Roman Road Market traders mourn loss of ‘barrow king’ Brian Baker
PUBLISHED: 16:00 30 July 2018 | UPDATED: 10:43 31 July 2018
Baker family/Mike Brooke
Tributes have poured into Roman Road Market where traders and shoppers left flowers for Brian Baker, ‘the king of the wheelbarrows’ who has died aged 77.
Brian was a wheelwright making market stalls who had carried on the family trade started by his grandfather almost 100 years ago which is being continued by his son Terry into the next generation.
He made the stalls in his workshop and hired them out from his yard in Hewison Road, off ‘The Roman’.
But a special stall was set up on Saturday by the family with photographs of Brian at work over the decades which was crammed with floral tributes from market traders and wellwishers.
“Brian was a proper, old-time gentleman—he was ‘Mr Roman Road Market’,” trader Mario Apicella, 55, told the East London Advertiser.
“He made the barrows and would hire them out, probably the last one left in London with these traditional costermonger barrows.”
Tributes came in from the people of Bow who knew ‘the king of Roman Road’.
Retired former Tower Hamlets councillor Ray Gipson, said: “I remember Brian Baker when I was a boy.
“He’s been hiring out his market stalls for decades and used to get us boys in the neighbourhood to set up the stalls for a couple of bob (10p).”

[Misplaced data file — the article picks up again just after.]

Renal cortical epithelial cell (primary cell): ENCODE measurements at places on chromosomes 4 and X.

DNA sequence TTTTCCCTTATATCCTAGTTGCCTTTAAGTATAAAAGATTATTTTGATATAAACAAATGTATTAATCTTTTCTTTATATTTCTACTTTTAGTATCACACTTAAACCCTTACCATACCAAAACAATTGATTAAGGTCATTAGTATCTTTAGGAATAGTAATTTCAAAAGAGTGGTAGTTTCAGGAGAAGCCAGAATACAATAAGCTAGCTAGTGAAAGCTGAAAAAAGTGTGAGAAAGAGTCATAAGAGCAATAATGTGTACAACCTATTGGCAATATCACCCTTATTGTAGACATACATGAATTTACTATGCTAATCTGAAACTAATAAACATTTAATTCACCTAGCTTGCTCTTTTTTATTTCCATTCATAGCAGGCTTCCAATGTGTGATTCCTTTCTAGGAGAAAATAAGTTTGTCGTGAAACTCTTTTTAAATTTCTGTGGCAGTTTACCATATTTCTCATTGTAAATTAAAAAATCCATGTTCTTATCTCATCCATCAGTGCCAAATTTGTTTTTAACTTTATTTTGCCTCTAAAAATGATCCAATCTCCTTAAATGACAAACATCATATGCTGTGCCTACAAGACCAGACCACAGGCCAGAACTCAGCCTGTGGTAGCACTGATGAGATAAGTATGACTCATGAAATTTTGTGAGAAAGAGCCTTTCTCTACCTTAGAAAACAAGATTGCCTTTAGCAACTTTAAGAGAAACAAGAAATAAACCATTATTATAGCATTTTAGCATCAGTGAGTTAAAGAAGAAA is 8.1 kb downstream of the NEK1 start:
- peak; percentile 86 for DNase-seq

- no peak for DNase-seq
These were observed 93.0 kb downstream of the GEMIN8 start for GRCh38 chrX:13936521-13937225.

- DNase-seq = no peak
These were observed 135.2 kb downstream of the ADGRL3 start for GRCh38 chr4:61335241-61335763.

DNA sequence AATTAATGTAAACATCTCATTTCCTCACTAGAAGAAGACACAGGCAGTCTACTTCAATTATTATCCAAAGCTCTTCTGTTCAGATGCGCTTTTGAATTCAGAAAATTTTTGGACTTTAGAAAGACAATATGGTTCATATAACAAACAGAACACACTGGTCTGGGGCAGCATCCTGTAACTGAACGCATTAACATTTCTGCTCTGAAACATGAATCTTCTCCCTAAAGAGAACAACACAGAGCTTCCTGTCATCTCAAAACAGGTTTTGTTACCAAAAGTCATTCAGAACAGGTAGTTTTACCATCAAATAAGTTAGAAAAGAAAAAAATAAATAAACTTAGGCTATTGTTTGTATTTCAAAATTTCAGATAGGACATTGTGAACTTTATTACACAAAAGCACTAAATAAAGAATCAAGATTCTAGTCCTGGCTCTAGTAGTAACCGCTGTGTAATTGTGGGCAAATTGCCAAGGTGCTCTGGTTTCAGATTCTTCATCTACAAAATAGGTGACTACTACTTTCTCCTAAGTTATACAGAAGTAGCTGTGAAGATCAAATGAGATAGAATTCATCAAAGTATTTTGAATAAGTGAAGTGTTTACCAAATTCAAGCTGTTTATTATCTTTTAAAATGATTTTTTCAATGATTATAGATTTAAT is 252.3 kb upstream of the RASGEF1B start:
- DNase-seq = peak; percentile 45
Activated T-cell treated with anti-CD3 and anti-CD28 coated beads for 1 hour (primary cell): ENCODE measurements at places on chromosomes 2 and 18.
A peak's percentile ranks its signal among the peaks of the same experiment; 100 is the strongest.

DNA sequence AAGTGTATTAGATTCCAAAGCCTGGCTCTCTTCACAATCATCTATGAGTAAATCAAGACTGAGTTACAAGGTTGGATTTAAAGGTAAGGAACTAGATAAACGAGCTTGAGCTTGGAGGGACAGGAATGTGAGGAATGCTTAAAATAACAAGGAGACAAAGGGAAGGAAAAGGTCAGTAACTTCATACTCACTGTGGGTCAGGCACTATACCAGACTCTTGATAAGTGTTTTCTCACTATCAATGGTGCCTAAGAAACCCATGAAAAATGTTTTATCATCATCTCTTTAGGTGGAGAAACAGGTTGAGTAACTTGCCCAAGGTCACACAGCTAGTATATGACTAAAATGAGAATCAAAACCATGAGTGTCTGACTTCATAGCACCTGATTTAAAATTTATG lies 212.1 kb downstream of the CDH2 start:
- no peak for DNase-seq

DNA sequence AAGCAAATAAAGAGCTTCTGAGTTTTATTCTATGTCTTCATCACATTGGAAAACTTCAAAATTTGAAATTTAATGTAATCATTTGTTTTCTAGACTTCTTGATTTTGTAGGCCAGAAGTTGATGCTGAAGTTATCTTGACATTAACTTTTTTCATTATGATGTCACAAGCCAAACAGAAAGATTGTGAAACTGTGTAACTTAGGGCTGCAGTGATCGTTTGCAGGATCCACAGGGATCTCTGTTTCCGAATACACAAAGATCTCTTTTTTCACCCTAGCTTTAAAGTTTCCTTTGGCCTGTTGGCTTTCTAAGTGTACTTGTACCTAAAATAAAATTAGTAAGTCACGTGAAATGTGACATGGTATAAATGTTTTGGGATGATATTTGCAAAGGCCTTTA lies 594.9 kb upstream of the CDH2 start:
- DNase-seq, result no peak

The Baker family have been in the barrow trade since 1920 when Leonard Baker gave up his job as a tram-driver at Bow Garage to go into business for London’s growing markets.
Street traders had to set up trestles before then, but hiring barrows on wheels modelled on the old costermonger’s carts in Covent Garden and Smithfield was a market revolution.
The family trade has now been carried on by the fourth generation, Leonard’s great-grandson Terry Baker.
Terry and his sister Marjorie were in Roman Road on Saturday greeted by market traders and swamped with tributes and wellwishers leaving flowers on the wheelbarrow the family set up.
“My dad was a legend,” Terry said. “He was my workmate—my best mate. I miss him dearly.
“All these flowers on the stall just proves how much he was loved down the market.”
Brian Baker also loved horses and knew the teams of drays used for deliveries by Truman, Mann-Crossman and Whitbread breweries up to the and 1960s.
His grandfather Leonard at one time drove horse-drawn buses and trams in the early 20th century.
Many folk in the horse world will be at the funeral on August 13 when Brian is buried alongside his wife Margaret at East London Cemetery in Canning Town. Youngest son Danny, 41, who has carried on the family tradition with horses, is a carriage master who will be leading the horse carriage funeral procession.
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